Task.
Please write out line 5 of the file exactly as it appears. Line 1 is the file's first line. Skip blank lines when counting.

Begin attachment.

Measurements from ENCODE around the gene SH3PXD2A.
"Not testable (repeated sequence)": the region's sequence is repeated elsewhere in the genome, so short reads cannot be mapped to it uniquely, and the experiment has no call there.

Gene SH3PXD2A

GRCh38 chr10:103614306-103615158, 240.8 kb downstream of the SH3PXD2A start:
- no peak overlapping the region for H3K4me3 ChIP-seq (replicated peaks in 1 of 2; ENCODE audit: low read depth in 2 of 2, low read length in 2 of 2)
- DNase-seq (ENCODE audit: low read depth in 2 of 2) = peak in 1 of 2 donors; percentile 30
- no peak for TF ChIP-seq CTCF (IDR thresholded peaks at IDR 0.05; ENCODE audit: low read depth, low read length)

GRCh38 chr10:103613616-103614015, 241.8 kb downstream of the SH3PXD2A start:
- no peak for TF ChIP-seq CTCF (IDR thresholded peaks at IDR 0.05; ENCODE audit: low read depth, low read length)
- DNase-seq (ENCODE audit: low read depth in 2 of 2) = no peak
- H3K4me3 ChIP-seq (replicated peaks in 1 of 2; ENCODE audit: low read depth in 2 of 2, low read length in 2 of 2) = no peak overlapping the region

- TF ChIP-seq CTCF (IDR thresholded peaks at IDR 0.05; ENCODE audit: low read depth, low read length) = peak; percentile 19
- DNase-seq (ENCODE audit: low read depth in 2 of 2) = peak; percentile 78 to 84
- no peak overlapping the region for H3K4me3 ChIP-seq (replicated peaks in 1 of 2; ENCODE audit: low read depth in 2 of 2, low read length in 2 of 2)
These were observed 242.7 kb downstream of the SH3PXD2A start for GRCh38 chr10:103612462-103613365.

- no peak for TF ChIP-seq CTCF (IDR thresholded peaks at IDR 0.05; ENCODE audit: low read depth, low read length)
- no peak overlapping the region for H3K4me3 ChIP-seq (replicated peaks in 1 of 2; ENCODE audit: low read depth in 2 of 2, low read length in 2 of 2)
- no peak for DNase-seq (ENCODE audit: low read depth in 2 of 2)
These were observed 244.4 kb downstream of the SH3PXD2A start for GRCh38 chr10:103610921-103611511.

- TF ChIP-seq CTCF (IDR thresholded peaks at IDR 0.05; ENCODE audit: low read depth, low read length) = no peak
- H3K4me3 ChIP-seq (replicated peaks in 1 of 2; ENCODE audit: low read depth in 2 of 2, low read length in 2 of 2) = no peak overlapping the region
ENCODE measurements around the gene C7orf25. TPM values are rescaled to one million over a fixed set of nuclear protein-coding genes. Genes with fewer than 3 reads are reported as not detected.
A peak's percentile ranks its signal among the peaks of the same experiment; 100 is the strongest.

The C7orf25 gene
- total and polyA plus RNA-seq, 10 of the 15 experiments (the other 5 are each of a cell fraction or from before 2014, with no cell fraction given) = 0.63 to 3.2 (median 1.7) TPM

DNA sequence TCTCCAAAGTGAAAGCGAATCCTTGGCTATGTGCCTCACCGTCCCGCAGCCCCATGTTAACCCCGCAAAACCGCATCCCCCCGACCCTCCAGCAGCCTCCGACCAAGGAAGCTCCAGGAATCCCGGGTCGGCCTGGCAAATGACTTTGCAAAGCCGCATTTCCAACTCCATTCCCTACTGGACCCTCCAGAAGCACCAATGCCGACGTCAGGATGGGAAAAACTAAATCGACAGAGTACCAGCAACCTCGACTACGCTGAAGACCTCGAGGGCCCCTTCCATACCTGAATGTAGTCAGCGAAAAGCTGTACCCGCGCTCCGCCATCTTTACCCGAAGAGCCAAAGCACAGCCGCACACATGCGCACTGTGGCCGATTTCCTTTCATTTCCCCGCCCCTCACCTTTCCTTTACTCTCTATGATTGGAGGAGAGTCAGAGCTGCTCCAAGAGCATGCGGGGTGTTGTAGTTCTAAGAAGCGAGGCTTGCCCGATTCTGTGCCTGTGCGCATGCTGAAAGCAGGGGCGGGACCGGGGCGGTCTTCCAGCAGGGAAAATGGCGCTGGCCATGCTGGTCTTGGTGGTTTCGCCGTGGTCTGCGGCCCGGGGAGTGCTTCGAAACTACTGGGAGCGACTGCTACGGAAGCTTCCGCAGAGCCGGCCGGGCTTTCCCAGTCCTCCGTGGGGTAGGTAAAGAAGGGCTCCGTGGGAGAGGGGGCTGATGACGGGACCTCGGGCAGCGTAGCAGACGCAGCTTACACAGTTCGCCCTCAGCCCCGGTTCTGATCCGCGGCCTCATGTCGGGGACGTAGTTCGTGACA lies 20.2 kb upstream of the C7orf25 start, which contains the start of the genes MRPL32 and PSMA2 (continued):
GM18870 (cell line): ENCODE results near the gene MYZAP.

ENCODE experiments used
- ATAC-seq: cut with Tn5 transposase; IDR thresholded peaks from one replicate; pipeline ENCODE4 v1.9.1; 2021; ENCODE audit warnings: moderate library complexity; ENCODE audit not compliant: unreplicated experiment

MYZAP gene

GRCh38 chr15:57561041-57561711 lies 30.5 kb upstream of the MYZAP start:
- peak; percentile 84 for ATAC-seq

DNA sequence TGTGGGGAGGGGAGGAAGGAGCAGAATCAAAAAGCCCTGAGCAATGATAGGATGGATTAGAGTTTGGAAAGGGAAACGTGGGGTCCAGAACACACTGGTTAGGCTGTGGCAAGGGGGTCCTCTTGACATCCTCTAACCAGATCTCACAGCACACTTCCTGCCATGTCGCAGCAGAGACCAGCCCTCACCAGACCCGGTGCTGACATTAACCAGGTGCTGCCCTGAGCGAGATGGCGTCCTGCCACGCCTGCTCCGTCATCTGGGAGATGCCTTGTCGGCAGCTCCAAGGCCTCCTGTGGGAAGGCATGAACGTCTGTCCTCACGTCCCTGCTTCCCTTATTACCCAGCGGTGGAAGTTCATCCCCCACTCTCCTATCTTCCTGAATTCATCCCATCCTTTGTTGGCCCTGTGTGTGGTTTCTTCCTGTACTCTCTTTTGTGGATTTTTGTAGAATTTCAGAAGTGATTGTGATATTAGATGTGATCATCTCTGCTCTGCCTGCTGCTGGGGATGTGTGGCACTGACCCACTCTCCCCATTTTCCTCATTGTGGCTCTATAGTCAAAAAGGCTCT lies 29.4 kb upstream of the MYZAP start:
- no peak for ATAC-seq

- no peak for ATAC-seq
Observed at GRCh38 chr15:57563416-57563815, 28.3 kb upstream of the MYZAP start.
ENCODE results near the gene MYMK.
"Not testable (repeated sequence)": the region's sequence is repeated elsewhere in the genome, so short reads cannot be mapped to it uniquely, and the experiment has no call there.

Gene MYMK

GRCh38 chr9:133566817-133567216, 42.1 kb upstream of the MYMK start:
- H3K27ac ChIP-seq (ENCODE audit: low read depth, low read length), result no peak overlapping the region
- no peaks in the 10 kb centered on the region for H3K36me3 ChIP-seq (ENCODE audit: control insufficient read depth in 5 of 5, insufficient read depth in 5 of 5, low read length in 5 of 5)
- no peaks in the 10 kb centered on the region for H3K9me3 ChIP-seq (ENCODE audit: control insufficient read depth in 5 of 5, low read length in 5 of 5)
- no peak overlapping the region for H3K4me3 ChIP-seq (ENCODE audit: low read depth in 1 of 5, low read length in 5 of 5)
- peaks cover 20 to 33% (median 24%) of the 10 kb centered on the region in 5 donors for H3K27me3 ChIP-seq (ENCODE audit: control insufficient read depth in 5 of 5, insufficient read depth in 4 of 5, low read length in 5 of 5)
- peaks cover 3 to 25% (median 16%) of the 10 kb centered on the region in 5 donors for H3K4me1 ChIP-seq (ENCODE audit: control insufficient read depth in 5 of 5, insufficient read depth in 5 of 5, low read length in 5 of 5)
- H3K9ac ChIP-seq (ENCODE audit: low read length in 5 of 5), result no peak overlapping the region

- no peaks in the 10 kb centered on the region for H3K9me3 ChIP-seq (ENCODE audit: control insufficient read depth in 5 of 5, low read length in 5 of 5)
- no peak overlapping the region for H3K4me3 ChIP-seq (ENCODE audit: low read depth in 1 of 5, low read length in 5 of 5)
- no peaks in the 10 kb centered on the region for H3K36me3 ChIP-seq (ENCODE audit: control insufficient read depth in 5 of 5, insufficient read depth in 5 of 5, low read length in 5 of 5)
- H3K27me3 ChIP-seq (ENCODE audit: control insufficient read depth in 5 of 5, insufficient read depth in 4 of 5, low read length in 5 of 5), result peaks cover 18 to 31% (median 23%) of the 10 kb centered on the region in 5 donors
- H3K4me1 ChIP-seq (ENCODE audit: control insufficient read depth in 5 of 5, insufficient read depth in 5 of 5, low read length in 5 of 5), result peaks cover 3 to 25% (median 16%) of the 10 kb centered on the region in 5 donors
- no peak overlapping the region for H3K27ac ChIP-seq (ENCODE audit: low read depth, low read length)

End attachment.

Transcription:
- no peak overlapping the region for H3K4me3 ChIP-seq (replicated peaks in 1 of 2; ENCODE audit: low read depth in 2 of 2, low read length in 2 of 2)